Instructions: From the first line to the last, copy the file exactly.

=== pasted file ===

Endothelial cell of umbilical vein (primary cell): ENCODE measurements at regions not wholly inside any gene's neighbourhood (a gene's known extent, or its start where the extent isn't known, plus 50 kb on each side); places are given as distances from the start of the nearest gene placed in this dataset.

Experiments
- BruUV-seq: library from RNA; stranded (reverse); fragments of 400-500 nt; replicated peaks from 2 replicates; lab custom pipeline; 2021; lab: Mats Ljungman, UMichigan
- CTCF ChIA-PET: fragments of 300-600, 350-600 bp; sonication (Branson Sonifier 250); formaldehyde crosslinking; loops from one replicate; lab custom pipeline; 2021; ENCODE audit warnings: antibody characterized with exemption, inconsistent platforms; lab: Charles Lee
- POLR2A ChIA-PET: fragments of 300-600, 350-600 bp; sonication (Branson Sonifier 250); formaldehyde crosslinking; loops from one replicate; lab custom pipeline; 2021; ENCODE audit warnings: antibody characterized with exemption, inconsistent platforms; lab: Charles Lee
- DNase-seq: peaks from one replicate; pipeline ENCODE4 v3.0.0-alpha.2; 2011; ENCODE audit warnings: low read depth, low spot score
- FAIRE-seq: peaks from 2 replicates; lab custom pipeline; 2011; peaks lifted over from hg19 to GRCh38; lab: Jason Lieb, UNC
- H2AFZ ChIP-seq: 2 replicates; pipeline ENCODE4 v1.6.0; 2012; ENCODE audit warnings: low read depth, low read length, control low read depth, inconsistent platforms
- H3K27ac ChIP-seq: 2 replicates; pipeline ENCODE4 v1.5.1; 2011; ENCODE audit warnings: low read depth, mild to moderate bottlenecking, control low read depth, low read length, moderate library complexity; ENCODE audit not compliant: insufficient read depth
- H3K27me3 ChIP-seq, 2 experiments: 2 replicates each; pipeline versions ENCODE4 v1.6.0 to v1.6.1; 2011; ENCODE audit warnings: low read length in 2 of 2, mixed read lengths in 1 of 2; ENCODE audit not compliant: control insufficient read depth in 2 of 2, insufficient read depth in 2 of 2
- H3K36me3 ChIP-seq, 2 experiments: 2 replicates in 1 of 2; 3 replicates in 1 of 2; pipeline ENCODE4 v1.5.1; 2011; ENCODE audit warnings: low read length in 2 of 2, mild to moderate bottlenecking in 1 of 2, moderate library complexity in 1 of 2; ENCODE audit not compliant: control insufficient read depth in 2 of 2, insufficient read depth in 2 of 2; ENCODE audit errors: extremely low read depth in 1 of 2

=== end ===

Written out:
Endothelial cell of umbilical vein (primary cell): ENCODE measurements at regions not wholly inside any gene's neighbourhood (a gene's known extent, or its start where the extent isn't known, plus 50 kb on each side); places are given as distances from the start of the nearest gene placed in this dataset.

Experiments
- BruUV-seq: library from RNA; stranded (reverse); fragments of 400-500 nt; replicated peaks from 2 replicates; lab custom pipeline; 2021; lab: Mats Ljungman, UMichigan
- CTCF ChIA-PET: fragments of 300-600, 350-600 bp; sonication (Branson Sonifier 250); formaldehyde crosslinking; loops from one replicate; lab custom pipeline; 2021; ENCODE audit warnings: antibody characterized with exemption, inconsistent platforms; lab: Charles Lee
- POLR2A ChIA-PET: fragments of 300-600, 350-600 bp; sonication (Branson Sonifier 250); formaldehyde crosslinking; loops from one replicate; lab custom pipeline; 2021; ENCODE audit warnings: antibody characterized with exemption, inconsistent platforms; lab: Charles Lee
- DNase-seq: peaks from one replicate; pipeline ENCODE4 v3.0.0-alpha.2; 2011; ENCODE audit warnings: low read depth, low spot score
- FAIRE-seq: peaks from 2 replicates; lab custom pipeline; 2011; peaks lifted over from hg19 to GRCh38; lab: Jason Lieb, UNC
- H2AFZ ChIP-seq: 2 replicates; pipeline ENCODE4 v1.6.0; 2012; ENCODE audit warnings: low read depth, low read length, control low read depth, inconsistent platforms
- H3K27ac ChIP-seq: 2 replicates; pipeline ENCODE4 v1.5.1; 2011; ENCODE audit warnings: low read depth, mild to moderate bottlenecking, control low read depth, low read length, moderate library complexity; ENCODE audit not compliant: insufficient read depth
- H3K27me3 ChIP-seq, 2 experiments: 2 replicates each; pipeline versions ENCODE4 v1.6.0 to v1.6.1; 2011; ENCODE audit warnings: low read length in 2 of 2, mixed read lengths in 1 of 2; ENCODE audit not compliant: control insufficient read depth in 2 of 2, insufficient read depth in 2 of 2
- H3K36me3 ChIP-seq, 2 experiments: 2 replicates in 1 of 2; 3 replicates in 1 of 2; pipeline ENCODE4 v1.5.1; 2011; ENCODE audit warnings: low read length in 2 of 2, mild to moderate bottlenecking in 1 of 2, moderate library complexity in 1 of 2; ENCODE audit not compliant: control insufficient read depth in 2 of 2, insufficient read depth in 2 of 2; ENCODE audit errors: extremely low read depth in 1 of 2